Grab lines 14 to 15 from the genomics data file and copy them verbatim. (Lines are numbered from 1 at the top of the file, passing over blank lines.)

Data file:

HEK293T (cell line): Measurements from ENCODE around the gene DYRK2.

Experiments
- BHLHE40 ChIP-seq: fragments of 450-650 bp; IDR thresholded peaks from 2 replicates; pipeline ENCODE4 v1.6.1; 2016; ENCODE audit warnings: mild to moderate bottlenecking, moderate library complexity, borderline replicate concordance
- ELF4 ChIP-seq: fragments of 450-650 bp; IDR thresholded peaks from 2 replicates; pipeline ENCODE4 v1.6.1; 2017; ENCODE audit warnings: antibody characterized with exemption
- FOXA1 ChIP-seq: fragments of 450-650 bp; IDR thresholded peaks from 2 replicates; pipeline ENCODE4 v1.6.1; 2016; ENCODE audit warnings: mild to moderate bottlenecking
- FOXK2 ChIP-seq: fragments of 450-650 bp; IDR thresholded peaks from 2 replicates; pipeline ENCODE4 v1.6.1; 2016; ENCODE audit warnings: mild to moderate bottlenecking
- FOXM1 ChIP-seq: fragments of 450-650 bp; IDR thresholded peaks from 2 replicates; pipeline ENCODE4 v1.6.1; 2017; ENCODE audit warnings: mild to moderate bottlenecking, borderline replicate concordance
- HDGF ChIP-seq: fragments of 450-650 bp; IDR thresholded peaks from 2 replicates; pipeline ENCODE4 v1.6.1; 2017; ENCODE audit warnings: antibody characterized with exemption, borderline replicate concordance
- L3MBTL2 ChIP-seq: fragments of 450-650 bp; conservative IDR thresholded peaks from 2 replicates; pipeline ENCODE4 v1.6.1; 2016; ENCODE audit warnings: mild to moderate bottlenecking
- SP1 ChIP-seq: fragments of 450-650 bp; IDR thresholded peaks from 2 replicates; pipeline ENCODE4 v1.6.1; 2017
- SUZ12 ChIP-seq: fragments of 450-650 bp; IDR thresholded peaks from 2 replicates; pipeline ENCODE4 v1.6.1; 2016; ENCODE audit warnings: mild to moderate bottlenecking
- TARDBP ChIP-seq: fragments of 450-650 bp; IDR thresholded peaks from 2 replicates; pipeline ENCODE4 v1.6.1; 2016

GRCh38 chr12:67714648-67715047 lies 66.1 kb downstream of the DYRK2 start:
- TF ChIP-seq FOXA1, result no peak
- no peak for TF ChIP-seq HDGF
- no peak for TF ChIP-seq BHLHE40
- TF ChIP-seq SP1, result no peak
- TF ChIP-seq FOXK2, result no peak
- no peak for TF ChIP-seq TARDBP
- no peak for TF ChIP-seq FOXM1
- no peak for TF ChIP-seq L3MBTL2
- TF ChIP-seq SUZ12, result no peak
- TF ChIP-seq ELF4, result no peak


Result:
- TF ChIP-seq FOXA1, result no peak
- no peak for TF ChIP-seq HDGF